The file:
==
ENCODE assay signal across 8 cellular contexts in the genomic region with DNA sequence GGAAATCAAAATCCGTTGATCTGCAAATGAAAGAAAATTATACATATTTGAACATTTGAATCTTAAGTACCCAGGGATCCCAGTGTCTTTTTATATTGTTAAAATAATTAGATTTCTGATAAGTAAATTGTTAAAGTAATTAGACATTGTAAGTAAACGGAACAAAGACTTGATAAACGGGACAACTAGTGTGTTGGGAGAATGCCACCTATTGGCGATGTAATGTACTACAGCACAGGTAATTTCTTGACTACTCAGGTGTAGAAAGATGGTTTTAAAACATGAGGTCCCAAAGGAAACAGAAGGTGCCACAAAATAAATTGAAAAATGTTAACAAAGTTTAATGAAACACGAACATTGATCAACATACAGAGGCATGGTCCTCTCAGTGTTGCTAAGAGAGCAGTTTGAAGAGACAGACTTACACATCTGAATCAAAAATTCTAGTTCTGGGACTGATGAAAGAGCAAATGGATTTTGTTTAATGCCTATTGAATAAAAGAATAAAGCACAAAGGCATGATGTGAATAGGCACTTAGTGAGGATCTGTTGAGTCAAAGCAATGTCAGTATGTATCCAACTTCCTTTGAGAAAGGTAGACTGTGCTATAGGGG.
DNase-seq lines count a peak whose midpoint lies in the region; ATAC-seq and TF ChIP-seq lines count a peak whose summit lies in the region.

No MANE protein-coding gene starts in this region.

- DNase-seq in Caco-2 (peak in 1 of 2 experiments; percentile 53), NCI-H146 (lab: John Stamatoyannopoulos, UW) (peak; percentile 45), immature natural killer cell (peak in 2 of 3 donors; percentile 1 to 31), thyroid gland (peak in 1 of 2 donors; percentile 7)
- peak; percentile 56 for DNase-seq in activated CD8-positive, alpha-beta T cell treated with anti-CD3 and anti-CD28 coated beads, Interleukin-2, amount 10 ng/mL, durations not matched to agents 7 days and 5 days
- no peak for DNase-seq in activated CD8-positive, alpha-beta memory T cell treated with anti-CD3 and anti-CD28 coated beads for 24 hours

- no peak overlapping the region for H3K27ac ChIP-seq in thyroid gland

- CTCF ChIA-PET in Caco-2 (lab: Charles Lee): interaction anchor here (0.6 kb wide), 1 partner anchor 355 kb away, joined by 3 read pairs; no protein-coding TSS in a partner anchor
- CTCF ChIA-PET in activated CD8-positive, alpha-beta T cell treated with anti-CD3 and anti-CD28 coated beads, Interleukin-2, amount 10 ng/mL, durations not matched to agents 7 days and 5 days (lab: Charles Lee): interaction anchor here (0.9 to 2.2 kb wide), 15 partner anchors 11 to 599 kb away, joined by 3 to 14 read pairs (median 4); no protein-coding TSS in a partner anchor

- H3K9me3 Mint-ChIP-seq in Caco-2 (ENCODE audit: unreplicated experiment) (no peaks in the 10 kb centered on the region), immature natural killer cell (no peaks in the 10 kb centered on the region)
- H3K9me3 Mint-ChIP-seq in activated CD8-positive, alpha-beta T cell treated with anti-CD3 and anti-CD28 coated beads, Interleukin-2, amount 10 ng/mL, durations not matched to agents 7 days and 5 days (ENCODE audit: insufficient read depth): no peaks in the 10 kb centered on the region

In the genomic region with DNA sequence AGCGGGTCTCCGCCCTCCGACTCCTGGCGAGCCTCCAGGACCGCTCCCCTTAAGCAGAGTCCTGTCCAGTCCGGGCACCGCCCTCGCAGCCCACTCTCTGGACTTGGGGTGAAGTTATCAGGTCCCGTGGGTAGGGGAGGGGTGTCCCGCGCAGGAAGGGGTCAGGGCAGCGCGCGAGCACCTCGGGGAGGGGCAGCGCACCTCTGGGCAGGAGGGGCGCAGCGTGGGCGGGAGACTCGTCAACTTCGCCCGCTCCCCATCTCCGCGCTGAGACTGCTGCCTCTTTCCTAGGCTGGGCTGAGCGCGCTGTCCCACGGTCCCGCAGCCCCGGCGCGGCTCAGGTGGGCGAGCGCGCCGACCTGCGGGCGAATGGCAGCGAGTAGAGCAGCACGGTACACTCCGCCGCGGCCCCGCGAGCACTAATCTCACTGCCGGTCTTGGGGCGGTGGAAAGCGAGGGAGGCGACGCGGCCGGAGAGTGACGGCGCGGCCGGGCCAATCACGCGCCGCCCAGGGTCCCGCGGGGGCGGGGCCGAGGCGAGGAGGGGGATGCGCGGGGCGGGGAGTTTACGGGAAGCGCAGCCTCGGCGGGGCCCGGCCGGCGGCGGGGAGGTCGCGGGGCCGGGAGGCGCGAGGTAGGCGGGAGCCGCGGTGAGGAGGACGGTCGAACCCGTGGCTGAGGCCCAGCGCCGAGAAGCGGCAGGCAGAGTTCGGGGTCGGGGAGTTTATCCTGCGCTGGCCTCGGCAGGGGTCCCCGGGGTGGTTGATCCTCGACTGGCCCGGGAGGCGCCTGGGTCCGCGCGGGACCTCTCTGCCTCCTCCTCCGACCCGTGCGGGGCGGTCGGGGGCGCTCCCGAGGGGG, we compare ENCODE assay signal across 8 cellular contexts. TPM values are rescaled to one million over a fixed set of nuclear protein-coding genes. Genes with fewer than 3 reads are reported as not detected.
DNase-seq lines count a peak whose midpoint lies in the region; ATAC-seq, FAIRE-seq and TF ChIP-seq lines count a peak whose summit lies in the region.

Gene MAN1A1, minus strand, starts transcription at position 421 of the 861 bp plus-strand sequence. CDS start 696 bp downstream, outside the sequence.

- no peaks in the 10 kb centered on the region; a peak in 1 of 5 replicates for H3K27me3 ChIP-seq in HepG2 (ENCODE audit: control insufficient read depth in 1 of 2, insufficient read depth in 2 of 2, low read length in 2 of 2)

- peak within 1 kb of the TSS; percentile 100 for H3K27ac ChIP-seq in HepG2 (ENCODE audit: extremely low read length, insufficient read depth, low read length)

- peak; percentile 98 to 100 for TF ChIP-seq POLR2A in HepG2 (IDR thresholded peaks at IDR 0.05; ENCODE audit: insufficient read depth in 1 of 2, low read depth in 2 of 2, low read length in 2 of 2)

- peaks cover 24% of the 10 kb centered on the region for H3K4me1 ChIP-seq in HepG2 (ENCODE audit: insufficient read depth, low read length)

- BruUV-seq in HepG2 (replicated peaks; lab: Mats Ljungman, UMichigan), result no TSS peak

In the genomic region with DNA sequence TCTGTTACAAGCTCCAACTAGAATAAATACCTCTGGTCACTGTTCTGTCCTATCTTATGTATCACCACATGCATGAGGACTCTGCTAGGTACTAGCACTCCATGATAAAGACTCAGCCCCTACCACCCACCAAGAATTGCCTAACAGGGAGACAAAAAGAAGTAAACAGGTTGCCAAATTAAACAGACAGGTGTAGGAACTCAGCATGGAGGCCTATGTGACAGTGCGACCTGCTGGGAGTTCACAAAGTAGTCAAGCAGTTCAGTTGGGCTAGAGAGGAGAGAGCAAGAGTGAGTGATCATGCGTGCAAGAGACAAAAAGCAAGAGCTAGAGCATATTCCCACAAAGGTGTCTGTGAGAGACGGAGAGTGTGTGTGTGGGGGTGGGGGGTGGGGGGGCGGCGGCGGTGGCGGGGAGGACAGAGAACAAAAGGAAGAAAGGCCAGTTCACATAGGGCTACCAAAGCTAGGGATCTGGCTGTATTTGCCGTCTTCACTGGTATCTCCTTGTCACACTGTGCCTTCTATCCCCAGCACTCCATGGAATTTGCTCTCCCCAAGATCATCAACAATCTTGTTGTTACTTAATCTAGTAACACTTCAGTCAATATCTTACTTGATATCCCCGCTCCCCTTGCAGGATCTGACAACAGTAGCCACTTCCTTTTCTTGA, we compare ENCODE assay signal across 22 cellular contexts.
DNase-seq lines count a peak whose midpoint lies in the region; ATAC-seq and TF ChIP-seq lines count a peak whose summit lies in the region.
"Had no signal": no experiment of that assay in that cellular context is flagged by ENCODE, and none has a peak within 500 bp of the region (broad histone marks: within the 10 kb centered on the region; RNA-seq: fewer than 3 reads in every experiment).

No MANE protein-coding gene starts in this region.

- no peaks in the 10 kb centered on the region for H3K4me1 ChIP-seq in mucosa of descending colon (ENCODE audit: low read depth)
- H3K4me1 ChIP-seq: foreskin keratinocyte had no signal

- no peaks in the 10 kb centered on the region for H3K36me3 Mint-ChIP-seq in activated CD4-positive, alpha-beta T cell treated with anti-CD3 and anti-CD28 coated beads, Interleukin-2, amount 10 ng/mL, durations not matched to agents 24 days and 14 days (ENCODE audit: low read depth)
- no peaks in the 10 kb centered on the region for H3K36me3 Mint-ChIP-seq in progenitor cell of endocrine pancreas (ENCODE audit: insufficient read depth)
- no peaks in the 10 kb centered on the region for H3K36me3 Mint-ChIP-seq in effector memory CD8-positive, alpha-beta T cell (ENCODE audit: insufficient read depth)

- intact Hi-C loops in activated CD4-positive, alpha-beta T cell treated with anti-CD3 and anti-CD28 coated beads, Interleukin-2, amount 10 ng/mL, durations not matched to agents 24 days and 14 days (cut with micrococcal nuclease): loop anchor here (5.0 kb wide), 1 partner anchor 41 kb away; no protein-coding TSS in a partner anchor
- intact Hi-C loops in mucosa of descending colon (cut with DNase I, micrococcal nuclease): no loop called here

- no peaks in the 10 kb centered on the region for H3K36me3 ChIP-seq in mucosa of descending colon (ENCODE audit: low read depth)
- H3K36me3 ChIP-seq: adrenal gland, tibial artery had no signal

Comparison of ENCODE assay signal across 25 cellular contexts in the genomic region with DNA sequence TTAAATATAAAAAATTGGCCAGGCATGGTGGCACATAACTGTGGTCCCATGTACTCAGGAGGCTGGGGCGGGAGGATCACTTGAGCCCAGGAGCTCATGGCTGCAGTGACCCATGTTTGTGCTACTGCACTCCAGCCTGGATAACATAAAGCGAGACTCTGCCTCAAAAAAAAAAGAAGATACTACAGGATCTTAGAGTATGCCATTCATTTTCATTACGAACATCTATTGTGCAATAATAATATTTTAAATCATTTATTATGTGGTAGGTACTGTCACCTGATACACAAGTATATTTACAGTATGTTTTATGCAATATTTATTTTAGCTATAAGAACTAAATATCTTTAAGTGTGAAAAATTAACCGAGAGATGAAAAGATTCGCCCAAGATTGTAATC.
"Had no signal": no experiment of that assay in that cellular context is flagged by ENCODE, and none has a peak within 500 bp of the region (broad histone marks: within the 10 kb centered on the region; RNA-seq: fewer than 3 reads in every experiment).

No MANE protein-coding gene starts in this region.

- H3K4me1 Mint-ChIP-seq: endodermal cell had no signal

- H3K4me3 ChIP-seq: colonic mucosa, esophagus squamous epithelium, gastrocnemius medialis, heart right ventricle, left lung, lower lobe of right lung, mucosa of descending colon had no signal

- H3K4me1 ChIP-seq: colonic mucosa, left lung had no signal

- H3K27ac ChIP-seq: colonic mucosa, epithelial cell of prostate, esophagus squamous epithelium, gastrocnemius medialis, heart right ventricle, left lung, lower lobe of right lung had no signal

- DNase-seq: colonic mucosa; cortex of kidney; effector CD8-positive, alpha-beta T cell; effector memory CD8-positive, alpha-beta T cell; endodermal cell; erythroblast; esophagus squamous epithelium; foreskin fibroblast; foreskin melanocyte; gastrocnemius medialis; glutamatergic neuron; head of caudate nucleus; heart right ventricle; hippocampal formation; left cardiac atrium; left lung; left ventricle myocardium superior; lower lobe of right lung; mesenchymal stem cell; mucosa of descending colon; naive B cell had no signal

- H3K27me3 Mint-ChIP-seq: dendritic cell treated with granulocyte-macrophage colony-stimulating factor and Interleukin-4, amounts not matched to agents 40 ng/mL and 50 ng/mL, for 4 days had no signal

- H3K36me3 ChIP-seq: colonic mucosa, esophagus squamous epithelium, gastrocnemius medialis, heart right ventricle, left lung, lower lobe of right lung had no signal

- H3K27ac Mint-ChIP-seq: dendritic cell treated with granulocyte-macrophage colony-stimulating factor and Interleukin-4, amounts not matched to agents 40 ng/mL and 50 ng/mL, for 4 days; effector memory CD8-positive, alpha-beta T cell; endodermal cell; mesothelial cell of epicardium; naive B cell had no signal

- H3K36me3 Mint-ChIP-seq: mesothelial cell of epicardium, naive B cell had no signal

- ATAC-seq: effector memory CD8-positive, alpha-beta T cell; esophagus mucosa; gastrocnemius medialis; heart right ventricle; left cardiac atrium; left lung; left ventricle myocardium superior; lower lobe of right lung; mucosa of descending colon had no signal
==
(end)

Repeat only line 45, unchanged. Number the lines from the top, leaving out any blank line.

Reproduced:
- ATAC-seq: effector memory CD8-positive, alpha-beta T cell; esophagus mucosa; gastrocnemius medialis; heart right ventricle; left cardiac atrium; left lung; left ventricle myocardium superior; lower lobe of right lung; mucosa of descending colon had no signal